Category Archives: 20th Century

Fantasy costume of Dione by Léon Bakst

Art deco costume design. Léon Bakst. Mother of Venus

Fantasy costume design of the mother of Venus, by Léon Bakst.

Fantasy costume of Dione, Mother of Venus by Léon Bakst

‘Fantaisie Sur Le Costume Moderne, Dioné’, By Léon Bakst 1914. 

Dione is in Greek mythology, the mother of Aphrodite. In Roman mythology, she is equated with Venus. Or Dione (Greek Διώνη) is in Greek mythology, the daughter of Atlas and the wife of Tantalus, thus the mother of Broteas, Pelops and Niobe.

Art deco, Art nouveau fashion era.

A Shahaptian chief in ceremonial costume.

Traditional Sahaptin costume. Shahaptian chief ceremonial dress. Native American tribe clothing headdress

Shahaptian chief

A Shahaptian chief in ceremonial costume.

From the book: Living Races of Mankind. A popular illustrated account of the customs, habits, pursuits, feasts, and ceremonies of the races of mankind throughout the world by Henry Neville Hutchinson (1856-1927), John Walter Gregory and Richard Lydekke. Published by Hutchinson & Co. Paternoster Row, London 1902.

South African medicine man costume.

South African medicine man costume. Traditional Africa clothing

Medicine man from South Africa

South African medicine man costume.

From the book: Living Races of Mankind. A popular illustrated account of the customs, habits, pursuits, feasts, and ceremonies of the races of mankind throughout the world by Henry Neville Hutchinson (1856-1927), John Walter Gregory and Richard Lydekke. Published by Hutchinson & Co. Paternoster Row, London 1902.

Three Swiss girls in traditional costumes

Switzerland traditional costumes. Swiss folk dresses. Dirndl clothing

Swiss girls

Three Swiss girls in traditional costumes.

From the book: Living Races of Mankind. A popular illustrated account of the customs, habits, pursuits, feasts, and ceremonies of the races of mankind throughout the world by Henry Neville Hutchinson (1856-1927), John Walter Gregory and Richard Lydekke. Published by Hutchinson & Co. Paternoster Row, London 1902.

No masks by Kiyotoki-Shimomura

No masks. Kiyotoki-Shimomura. Hōshō Kurō Tomoharu. Chujo. Masugami. Yase-onna. Kagekiyo. Okina. Kawazu.

No masks by Kiyotoki-Shimomura

No masks by Kiyotoki-Shimomura

By the death of Kiyotoki-Shimomura on May 29th, 1922, at the age of fifty-five, not only Nippon, but the world at large, lost a master carver of noh masks, a branch of art peculiarly Japanese in spirit. On account of the important position held by his family for generations in noh drama he was given rare opportunities of studying at close hand famous masks by old masters which were very rarely permitted to be seen except when they were worn on the noh stage. Not only that, but he had had a severe yet kind criticism on his work by Hōshō Kurō Tomoharu (Japanese Noh actor. 宝生 九郎 知栄; Fukagawa-san, 1837-1917), a great authority on the Noh, which spurred him on until at last he grasped the spirit of this unique art, and was able to produce masks that could favourably be compared with those of ancient masters. Continue reading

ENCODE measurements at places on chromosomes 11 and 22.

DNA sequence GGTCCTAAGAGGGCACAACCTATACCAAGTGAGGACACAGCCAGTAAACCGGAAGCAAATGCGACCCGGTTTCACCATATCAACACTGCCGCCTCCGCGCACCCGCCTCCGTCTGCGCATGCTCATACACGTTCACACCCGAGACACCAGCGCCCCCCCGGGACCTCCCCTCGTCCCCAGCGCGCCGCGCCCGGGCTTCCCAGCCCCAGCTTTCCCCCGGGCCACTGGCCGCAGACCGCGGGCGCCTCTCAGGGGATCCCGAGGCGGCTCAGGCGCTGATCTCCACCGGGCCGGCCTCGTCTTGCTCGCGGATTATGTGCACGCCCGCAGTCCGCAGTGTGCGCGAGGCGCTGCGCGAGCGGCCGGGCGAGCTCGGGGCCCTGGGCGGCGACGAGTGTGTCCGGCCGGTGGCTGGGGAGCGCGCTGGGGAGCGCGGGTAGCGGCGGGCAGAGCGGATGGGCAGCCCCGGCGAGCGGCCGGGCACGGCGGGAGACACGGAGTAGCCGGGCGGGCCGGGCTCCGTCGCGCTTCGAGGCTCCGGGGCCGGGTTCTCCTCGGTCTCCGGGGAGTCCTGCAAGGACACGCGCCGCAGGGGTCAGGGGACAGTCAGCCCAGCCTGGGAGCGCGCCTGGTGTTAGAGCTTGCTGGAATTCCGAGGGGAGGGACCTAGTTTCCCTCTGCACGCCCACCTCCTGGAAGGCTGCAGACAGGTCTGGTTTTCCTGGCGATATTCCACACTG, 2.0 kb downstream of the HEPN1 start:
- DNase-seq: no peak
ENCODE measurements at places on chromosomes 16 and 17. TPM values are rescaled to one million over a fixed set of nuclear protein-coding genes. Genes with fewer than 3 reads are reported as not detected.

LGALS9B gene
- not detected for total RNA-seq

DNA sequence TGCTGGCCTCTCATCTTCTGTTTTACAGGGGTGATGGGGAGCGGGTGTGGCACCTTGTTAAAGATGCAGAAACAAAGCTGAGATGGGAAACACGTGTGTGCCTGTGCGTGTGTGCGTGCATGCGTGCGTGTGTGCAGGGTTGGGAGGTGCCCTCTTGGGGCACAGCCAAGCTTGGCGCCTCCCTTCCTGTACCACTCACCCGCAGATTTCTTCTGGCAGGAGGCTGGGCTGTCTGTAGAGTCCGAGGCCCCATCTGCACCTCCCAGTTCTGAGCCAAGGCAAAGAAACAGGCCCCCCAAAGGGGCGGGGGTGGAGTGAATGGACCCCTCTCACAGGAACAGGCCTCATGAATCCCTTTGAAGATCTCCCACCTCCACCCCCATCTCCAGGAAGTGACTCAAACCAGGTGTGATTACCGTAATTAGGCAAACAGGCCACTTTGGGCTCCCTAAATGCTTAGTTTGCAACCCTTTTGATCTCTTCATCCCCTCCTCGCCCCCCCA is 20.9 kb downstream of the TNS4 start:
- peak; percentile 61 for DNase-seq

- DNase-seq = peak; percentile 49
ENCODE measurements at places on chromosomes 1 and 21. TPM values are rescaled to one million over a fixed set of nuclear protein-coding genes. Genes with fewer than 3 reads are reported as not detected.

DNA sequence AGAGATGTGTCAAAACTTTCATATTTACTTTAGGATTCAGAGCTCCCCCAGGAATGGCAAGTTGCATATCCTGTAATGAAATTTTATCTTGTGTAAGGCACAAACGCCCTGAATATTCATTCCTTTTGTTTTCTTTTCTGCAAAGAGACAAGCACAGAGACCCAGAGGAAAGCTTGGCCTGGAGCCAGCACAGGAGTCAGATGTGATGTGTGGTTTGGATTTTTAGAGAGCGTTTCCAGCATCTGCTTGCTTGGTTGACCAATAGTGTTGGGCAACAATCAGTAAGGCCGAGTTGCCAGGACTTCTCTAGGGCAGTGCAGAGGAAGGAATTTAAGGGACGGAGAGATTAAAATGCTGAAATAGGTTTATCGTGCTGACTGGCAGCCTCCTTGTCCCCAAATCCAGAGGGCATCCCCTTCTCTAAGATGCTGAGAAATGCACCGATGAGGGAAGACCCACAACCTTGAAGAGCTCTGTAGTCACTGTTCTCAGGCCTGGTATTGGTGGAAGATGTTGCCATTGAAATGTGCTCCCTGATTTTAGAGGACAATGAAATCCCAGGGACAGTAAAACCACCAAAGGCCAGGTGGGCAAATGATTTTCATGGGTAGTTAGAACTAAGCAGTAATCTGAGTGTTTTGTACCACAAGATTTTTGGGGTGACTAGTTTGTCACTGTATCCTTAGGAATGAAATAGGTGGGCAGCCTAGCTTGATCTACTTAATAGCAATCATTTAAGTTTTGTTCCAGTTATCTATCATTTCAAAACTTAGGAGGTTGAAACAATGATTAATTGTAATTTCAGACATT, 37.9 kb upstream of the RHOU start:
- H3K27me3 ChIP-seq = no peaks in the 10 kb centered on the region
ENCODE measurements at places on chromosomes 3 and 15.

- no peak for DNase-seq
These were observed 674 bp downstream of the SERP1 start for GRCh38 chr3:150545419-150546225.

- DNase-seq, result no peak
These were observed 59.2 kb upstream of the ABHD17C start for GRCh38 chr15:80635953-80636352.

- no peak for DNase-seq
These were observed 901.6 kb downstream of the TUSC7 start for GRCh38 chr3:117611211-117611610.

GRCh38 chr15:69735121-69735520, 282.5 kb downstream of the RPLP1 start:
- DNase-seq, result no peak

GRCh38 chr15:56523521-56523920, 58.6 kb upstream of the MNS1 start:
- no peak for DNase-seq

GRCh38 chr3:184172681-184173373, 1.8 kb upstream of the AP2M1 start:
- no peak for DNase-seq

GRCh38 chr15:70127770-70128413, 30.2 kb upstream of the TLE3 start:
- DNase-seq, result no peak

Costume design by Marie-Louise Bruyère in 1950s.

 

Costume designs by Marie-Louise Bruyère. French Haute couture vintage fashion.

Costume design “Modèle Domino”

Costume design by French couturier Marie-Louise Bruyère.

Marie-Louise Bruyère (1918-1958), called Mme Bruyère (pronounced Broo-yair) was born in rural France, but her ambitious parents, Henri Bruyère and Jeanne Loubet, moved the family to the expanding suburbs of Paris, where they prospered.

Costume designs by Marie-Louise Bruyère. French Haute couture vintage fashion.

Costume design “Modèle Classicisme”

The sophisticated neighbourhood of Saint Gratien, which included Napoleon I’s niece, Princess Mathilde, amongst its residents, impressed the young designer who trained first with the house of Cheruit, and then Lanvin. Madame Jeanne Lanvin asked her to become Première d’Atelier de Couture. By 1928, she opened her own fashion house, Bruyère Couture, which flourished as her fame spread internationally, allowing her to open a grand salon at 22 Place Vendome in 1937. She staged two fashion shows a year, containing up to 200 different outfits in cool raffish elegance.

Costume designs by Marie-Louise Bruyère. French Haute couture vintage fashion.

Costume design “Modèle Olympic”

Each outfit was assigned a different name. By 1947 she employed 328 people. The business continued to grow in scale and reputation, but from the mid 1950s it switched to producing prêt-a-porter outfits, and its name became increasingly eclipsed.